As someone who deals with taxation of all types of income on an almost daily basis, I say this … claimaints (of varying abilities when it comes to record keeping) are being pushed into self employment by this government in order to massage the employment/unemployment figures. Self employment status is riddled with pitfalls and even self employed workers represented by a decent accountant can fall foul. Let me put it this way; HMRC had to change simplified assessing to self assessment, because it wasn’t … simple that is!

Here’s a link from HMRC website, which shows the responsibilities and obligations for self employment.

…and woe betide you if you get it wrong by missing a filing or payment date because the new penalties regime (introduced by the Finance Act … thanks to George Osborne for that!) is Draconion to say the least.

 Oh yes, don’t let me forget about National Insurance; there are implications for future State Pension. If your income is below the Small Earnings Exemption limit (SEE) you do not have to pay Class 2 National Insurance. This means that you will have insufficient contributions to qualify you for state pension, although you can make voluntary contributions of Class 3 National Insurance. In reality, how many people will voluntarily make contributions if they are already living hand to mouth.

There are implications for Tax Credits too. Mike Sivier over at Vox Political as well as other bloggers have covered this point in some detail.

If you work from home as a self employed person, which most people will, then your buildings and contents insurance policy will require revision (with the resuting increase in premiums of course). If you don’t tell the insurer about the change of status to your home (use of home as an office) you will be classed as failing to disclose a material fact and the insurance company may then not pay out.

 So there you have it. This government know all this of course, but it appears that they don’t give a flying f**k. All they are interested in s spinning the employment figures so that Carney over at the Bank of England can put the interest rates up, because friends of the tories (including tory donors)  have been bumping their gums about what little returns they are getting on their investments and of course tories rub shoulders on a daily basis with those sort of people don’t they (rather than the likes of me and you) so those are the people that they listen to.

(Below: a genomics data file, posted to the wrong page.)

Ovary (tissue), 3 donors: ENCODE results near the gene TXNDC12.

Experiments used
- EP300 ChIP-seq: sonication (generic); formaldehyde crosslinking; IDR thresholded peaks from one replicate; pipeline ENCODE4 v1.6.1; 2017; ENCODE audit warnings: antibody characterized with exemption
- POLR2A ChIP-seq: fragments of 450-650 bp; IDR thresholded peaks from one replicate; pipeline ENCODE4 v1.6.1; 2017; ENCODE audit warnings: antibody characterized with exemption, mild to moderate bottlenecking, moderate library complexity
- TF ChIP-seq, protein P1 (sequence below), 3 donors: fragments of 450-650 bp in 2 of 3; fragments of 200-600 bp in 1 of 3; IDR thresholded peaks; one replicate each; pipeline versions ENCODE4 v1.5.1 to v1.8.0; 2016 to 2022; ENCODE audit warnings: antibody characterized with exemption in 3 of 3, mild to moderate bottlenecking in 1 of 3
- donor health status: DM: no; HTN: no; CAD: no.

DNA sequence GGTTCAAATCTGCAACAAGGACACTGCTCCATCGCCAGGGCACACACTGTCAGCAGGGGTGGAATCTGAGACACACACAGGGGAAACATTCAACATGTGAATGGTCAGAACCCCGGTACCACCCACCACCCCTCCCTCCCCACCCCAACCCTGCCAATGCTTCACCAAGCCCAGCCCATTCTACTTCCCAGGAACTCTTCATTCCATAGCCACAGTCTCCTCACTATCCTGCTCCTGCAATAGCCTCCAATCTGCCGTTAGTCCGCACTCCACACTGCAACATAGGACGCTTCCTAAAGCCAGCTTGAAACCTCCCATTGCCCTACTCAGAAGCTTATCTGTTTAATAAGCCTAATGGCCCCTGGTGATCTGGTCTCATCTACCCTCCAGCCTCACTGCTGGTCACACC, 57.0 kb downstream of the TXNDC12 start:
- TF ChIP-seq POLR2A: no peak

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5 Responses to Is self employment the panacea for all our ills?

  1. sdbast says:

    Reblogged this on sdbast.


  2. Mike Sivier says:

    Reblogged this on Vox Political and commented:
    You know the answer to this question before you start reading the article but this provides necessary information about WHY the government’s claims about self-employment are a load of hokum.


  3. untynewear says:

    Reblogged this on UNEMPLOYED IN TYNE & WEAR and commented:
    I looked into self-employment a few years ago (under New Labour’s New Deal for Self-Employed – mainly, it has to be said because it was 6 months out of the grind and 15 quid a week extra on the dole !) and quickly came to the decision that it wasn’t viable without having extensive financial back-up.


  4. beastrabban says:

    Reblogged this on Beastrabban’s Weblog and commented:
    Glynismillward here takes apart the Tories claim that that employment figures are rising, so everything must be fine and rosy in the economic garden. She shows here that the employment figures are rising only because people are becoming self-employed at a massive rate. This is actually the sign of an underdeveloped economy, not a complex one as Britain’s is supposed to be as a developed, industrial or post-industrial society. The self-employed earn less than employees, and are frequently forced to mortgage their homes and borrow in order to finance their businesses. The sheer complexity of the tax forms and the draconian punishments if one gets an entry wrong or misses a payment are also a problem, as is the fact that those on such low incomes may also not be able to pay the right level of the right kind of NI contributions to qualify for a state pension. And then you get to the fact that, if you haven’t told you’re insurers that your home is now your workshop or office, they may not pay out if you have an accident.
    In short, if you’re self-employed, you’re likely to be poor and very insecure. But it all looks good for the Tories and their mates in the financial sector, wanting to put interest rates up.


  5. Pingback: Why the self-employed need to wake up to the threat posed by Universal Credit | glynismillward189